Zion Williamson, Close Call with Downfall

Zion+Williamson+left+on+the+floor+after+the+sole+of+his+shoe+came+off+on+the+court.+%0AVia%3A+SB+Nation
Back to Article
Back to Article

Zion Williamson, Close Call with Downfall

Zion Williamson left on the floor after the sole of his shoe came off on the court. 
Via: SB Nation

Zion Williamson left on the floor after the sole of his shoe came off on the court. Via: SB Nation

Zion Williamson left on the floor after the sole of his shoe came off on the court. Via: SB Nation

Zion Williamson left on the floor after the sole of his shoe came off on the court. Via: SB Nation

Hang on for a minute...we're trying to find some more stories you might like.


Email This Story






True to his name, Duke’s rookie phenom Zion Williamson has wreaked basketball havoc of biblical proportions since his college debut back in November. With each earth-shattering transition dunk, acrobatic block, and impossible feat of athleticism, his mythical status continues to grow.  A recent report from the Wall Street Journal revealed that the force that Williamson generates while bruising through opposing defenders is equivalent to that of a head-on collision with a jeep travelling 10 miles per hour. Already one of the most recognizable basketball players on the planet, it is likely that Williamson will be the first selection in the NBA draft in June.

 

On February 21st, the Duke Blue Devils faced their arch nemesis, the University of North Carolina, in college basketball’s most-anticipated game of the regular season. Fans paid upwards of $2000 a ticket to watch Williamson’s anticipated coronation as the greatest product to ever come out of a storied Duke program. Thirty-six seconds into the game, however, Williamson planted his left shoe into the hardwood floor and potentially changed the future of Duke’s season. The sole of the shoe exploded out from beneath his monstrous frame, and Williamson fell to the ground, writhing in pain.

 

Fortunately, Williamson only suffered a mild knee sprain. However, the injury initially appeared to be far worse, and seeing the most celebrated basketball prospect of the last decade risk his career with no financial reward to show for it has reignited the discussion of NCAA player eligibility. After graduating high school, many analysts believed that the high-flying prodigy could transition immediately into the NBA. However, the NBA’s “one and done” rule stipulates that all athletes must be over the age of 19 and one year removed from graduating high school before they are eligible to enter the league.

 

There are three significant implications of Williamson’s nearly disastrous injury: First, many believe that the NBA should abolish the “one and done” rule, allowing talented high school players like Williamson to immediately enter the league. Williamson and his peers are more than just a source of entertainment for millions of fans across the country. They are teenagers thrust straight out of high school and into the national spotlight, often desperately seeking to provide for their families and end the cycle of generational poverty. The second implication is less likely to come to fruition. Despite generating millions of dollars of revenue for the NCAA, Williamson will not see a penny of it. Duke’s head coach Mike Krzyzewski, on the other hand, makes nine million dollars a year, while NCAA president Mark Emmert makes almost three million dollars a year. The final implication of Zion’s injury pertains to Nike, the brand of shoes that Zion was wearing when he received the injury. Nike’s stock plummeted by 1 billion dollars following Williamson’s freak injury because of people questioning the quality of the company’s product. The sneaker company’s formerly stainless image has taken a major hit in recent weeks in the wake of the incident.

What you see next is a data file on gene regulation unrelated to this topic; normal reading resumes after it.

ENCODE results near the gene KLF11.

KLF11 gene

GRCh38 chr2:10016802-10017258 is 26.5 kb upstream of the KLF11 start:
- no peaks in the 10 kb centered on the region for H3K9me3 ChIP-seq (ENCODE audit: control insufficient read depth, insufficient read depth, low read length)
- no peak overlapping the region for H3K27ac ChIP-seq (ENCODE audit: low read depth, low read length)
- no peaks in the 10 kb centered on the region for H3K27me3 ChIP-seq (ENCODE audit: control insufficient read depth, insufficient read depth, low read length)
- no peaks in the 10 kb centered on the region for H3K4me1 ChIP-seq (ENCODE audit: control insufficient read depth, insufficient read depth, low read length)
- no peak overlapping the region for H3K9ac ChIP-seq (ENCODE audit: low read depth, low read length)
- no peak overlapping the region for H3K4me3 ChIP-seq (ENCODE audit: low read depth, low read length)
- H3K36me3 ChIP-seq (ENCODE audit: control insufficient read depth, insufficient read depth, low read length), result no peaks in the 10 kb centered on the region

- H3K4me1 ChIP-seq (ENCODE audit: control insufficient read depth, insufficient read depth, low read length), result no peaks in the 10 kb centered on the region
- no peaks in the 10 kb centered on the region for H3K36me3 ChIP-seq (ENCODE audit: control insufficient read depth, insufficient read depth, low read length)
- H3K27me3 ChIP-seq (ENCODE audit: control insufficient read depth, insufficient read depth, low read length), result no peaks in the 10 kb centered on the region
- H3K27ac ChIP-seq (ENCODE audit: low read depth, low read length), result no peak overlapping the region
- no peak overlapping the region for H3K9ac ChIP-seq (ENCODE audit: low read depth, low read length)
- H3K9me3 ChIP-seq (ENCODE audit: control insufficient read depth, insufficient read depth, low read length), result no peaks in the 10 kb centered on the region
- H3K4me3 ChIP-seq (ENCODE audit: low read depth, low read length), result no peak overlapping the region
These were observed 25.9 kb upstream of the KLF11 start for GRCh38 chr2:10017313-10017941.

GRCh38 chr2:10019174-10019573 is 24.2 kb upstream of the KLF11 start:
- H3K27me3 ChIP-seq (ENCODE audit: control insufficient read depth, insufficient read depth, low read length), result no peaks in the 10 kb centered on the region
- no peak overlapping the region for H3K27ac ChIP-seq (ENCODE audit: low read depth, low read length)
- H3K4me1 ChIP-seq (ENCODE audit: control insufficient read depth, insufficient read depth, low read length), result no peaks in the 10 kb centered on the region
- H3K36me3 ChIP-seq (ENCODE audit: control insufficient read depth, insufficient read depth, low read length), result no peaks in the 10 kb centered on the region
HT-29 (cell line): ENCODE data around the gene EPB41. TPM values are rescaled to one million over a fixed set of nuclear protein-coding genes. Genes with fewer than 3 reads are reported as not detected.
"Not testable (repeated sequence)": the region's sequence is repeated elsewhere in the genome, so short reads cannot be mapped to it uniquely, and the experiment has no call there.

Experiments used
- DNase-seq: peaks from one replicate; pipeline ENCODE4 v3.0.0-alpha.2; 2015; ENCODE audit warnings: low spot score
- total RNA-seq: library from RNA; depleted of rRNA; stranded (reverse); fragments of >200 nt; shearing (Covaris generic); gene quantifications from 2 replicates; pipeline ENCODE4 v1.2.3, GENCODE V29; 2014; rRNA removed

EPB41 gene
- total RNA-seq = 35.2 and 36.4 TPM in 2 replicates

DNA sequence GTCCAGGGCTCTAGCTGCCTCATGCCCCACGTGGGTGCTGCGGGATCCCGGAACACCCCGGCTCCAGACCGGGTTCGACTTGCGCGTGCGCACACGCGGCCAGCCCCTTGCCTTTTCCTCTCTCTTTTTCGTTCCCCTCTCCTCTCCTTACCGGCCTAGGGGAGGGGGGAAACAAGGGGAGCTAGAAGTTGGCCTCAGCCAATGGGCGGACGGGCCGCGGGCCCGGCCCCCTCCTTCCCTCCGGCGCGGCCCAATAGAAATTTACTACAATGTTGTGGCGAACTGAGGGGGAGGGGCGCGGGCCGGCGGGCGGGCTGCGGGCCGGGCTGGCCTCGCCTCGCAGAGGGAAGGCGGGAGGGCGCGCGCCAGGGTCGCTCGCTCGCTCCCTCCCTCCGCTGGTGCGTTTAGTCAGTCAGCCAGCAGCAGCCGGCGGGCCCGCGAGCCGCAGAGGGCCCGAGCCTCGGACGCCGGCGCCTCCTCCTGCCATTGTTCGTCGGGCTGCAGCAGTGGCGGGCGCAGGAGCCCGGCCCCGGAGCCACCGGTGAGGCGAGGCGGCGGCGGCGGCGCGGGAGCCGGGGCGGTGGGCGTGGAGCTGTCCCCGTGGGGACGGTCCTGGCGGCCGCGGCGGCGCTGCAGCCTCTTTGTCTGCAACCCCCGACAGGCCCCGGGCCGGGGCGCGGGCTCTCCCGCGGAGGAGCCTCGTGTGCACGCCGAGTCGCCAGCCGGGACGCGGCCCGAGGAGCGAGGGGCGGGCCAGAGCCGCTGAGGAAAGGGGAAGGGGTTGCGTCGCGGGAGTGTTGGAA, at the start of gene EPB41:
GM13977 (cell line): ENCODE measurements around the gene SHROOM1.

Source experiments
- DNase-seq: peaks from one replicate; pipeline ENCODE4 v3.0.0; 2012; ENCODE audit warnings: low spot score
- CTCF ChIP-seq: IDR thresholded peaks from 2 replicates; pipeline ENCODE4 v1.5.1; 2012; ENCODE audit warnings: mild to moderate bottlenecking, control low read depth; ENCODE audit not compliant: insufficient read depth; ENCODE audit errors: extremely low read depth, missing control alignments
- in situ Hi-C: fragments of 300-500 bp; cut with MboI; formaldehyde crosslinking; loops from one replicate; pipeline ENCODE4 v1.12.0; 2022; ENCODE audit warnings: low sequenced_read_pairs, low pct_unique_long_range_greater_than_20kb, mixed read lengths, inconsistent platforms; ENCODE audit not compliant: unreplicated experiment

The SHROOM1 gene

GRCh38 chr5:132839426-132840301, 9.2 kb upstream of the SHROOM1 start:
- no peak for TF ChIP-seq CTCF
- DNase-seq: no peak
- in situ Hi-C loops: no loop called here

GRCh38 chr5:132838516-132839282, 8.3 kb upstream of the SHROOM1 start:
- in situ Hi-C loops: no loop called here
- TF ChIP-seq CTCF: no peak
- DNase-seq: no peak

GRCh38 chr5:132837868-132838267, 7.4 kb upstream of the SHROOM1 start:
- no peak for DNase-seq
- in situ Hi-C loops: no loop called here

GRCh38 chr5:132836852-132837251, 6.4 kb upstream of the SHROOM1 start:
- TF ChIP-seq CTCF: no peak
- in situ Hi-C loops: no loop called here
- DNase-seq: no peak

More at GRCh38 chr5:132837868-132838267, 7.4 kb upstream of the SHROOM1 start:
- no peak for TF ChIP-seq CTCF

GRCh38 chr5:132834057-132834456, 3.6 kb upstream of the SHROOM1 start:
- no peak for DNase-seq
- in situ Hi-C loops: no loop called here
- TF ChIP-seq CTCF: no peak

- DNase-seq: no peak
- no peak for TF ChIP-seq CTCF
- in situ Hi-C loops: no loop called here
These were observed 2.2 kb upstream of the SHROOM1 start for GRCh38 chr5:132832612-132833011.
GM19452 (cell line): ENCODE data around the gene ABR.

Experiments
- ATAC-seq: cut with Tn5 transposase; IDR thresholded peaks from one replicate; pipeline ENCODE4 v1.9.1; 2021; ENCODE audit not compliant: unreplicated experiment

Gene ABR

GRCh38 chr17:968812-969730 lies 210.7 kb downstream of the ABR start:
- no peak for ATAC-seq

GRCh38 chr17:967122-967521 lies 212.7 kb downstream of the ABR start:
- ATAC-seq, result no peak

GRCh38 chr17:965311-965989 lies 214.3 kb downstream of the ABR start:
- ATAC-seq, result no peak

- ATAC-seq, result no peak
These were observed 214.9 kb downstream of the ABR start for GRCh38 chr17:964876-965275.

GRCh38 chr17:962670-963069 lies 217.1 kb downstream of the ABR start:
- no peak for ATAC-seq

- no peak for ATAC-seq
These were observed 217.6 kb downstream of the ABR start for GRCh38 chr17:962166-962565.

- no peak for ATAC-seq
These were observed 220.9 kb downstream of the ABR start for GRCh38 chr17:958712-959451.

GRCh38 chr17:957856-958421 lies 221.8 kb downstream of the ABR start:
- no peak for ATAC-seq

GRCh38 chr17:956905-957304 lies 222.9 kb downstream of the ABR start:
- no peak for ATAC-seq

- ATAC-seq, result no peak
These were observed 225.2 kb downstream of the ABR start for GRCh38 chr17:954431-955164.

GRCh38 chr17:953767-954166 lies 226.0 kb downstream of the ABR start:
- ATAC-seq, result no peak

Duke fan Jake Rosen, ’20, had this to say about the loss of Williamson. “Zion Williamson was a huge loss for Duke this season… I think that his injury could change things for all high school and college hoopers in the future. He could easily have made big time money in the pros right out of high school, but couldn’t because of the rules in the NCAA right now.”  

 

Chase Medrano, ’20, added, “Although it’s great having these superstars every year, for the players, it’s too risky. For example, if Zion’s knee injury was more serious his draft stock would have dropped and he would missed out on millions of dollars, all because he was forced to play due to the current rules in place.”

 

Overall, Duke fans as well as basketball fans in general have seen the major effects of Zion’s minor injury for the league, Nike, and his experiences as a young and talented player.